"A meek endeavor to the triumph" by Sampath Jayarathna

Wednesday, June 17, 2009

“The Man from Earth” – truly a remarkable movie………………..

Update (12/18/2011): I just watched the movie for the 10th time, and still enjoying it. And also I noticed my post is coming up higher in Google search and also, the Producer of the movie Eric D. Wilkinson had left a comment in this blog post :) suprise, suprise. Yes, as he mentioned, please buy a copy from Amazon, watch it and spread the word. This is truly a one of a kind movie. 

I just spend astonishing hour on watching this master piece. I’m thrilled and no words to say. Never saw a movie like this (except Da Vinci Code and National Treasure, both brilliant in their own way…..). This is the first time I watched a movie which plays in the same location without actions packed and tack ticks…….I liked how it speaks about Buddhism and how Christianity emerged from Buddhism……. 

Here’s a comment from its official page…….
...every so often you will see a film or hear a story that will take your breath away and leave you wondering...this is one of those stories. That said it is probably not for everyone. If you don't want your believes challenged you should probably stay away from this one. The film is all about the characters and their dialog, it is what makes or breaks the film, and I must say they did an excellent job, it kept me on the edge of my seat the whole time, wanting to hear more. All this topped with great acting makes this a film really worth seeing.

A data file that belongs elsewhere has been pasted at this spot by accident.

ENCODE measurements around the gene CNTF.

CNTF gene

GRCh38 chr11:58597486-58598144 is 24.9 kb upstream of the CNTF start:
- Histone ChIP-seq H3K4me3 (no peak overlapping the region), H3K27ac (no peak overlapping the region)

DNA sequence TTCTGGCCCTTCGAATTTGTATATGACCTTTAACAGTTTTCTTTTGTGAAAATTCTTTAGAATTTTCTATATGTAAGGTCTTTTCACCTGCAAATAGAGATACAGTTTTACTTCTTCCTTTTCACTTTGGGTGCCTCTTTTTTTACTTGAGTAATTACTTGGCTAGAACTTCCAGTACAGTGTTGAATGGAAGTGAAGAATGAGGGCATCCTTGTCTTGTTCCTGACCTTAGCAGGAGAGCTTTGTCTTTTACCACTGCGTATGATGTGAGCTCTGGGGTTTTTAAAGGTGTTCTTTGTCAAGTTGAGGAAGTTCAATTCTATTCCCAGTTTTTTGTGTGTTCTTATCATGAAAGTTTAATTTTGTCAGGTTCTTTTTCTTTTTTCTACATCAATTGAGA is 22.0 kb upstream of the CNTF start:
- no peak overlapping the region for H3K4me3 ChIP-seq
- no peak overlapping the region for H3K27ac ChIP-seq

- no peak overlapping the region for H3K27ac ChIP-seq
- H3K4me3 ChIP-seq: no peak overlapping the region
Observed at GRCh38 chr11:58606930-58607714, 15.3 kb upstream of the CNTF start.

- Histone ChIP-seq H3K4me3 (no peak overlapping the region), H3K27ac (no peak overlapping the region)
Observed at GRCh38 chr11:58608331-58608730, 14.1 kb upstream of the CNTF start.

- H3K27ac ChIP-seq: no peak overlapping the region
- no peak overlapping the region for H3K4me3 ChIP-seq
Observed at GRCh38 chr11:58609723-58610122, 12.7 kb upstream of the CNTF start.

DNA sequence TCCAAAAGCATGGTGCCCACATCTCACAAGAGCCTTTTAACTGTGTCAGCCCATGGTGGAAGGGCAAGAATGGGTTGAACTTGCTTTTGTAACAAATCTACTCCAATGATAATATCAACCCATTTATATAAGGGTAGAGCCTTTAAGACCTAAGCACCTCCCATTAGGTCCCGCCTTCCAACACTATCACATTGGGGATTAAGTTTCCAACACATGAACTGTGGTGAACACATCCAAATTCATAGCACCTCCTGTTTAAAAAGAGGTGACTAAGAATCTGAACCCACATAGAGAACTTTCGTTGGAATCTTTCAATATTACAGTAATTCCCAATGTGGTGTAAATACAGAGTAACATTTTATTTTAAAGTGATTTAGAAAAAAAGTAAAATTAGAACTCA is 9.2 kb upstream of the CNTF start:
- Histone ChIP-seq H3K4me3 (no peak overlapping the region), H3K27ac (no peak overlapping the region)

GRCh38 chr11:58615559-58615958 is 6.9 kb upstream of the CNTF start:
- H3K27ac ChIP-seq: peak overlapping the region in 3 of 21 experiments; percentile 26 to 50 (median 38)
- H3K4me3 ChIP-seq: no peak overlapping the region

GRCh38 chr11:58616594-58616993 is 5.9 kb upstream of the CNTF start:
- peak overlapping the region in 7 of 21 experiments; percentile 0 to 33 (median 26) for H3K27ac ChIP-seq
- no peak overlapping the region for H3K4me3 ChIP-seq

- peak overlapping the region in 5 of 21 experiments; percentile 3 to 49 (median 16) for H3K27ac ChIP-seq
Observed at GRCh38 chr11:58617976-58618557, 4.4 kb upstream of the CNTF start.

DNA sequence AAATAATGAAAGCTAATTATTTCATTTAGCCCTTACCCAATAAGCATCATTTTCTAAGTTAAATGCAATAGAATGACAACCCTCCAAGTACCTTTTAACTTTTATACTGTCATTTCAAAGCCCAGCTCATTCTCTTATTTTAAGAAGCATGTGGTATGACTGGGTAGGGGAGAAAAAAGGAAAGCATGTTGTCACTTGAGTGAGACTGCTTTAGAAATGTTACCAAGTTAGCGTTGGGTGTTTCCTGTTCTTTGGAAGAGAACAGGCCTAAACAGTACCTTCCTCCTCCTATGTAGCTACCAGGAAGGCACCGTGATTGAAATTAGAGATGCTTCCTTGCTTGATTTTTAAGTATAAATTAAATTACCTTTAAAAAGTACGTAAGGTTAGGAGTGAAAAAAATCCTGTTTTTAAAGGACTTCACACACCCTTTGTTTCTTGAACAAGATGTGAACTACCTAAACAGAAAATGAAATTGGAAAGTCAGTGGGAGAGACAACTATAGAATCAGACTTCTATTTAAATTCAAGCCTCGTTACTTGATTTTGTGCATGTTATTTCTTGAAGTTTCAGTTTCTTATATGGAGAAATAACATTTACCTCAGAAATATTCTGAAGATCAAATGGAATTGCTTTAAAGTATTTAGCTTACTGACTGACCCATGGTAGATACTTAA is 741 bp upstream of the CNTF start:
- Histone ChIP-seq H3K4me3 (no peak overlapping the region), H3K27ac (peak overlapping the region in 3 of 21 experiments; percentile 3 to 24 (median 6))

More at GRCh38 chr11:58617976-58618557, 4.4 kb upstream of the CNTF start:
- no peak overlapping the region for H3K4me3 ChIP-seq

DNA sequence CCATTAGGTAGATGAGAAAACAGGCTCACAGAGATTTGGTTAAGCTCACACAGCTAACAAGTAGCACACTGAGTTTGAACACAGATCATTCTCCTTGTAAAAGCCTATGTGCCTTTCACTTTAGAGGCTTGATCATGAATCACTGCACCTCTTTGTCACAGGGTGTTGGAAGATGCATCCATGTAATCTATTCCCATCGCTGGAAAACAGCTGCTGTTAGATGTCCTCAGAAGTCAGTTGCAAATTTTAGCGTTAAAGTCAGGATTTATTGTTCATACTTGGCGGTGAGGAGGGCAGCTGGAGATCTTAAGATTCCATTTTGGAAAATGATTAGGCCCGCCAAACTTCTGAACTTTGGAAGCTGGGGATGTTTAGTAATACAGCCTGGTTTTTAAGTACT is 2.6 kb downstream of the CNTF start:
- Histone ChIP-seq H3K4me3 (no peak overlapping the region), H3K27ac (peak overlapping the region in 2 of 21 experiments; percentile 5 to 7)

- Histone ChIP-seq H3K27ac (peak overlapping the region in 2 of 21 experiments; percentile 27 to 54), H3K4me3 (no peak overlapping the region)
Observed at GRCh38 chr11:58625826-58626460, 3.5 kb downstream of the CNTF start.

It goes to show that you can make great films these days without explosions and killings...so simple yet so effective. Great movie!

The story plot from the Wiki……………….

The movie begins with Professor John Oldman (David Lee Smith) packing his belongings onto his truck preparing to move to a new home. His colleagues show up to give him an unexpected farewell party: Harry (John Billingsley, a biologist); Edith (Ellen Crawford, a fellow professor and devout Christian); Dan (Tony Todd, an anthropologist); and Sandy (Annika Peterson), a historian who is in love with John. Edith spots in John's belongings next to his truck an unknown Van Gogh painting of John's with the note "To my friend, Jacques Borne" on the back written in French. Once inside, his friends persistently ask John why he is leaving.

Another friend, Art Jenkins (William Katt), an archeologist, and his student Linda Murphy (Alexis Thorpe), arrive and John's friends continue to pressure him for the reason for his departure. John poses the question, "What if a man, from the Upper Paleolithic survived until the present day?" They assume that John is working on a science fiction story and play along with the discussion. As the film progresses, John slowly reveals that he is the "caveman" under discussion when he mentions that he was given a chance to sail with Christopher Columbus in the 15th century. The revelation starts off with John's recollection of the terrain of prehistoric Earth and John's origins, which happens to be roughly 14,000 years ago. John reveals that he was once Jacques Borne, a friend of Van Gogh's, and he is now "moving on" since some people have noticed his lack of aging.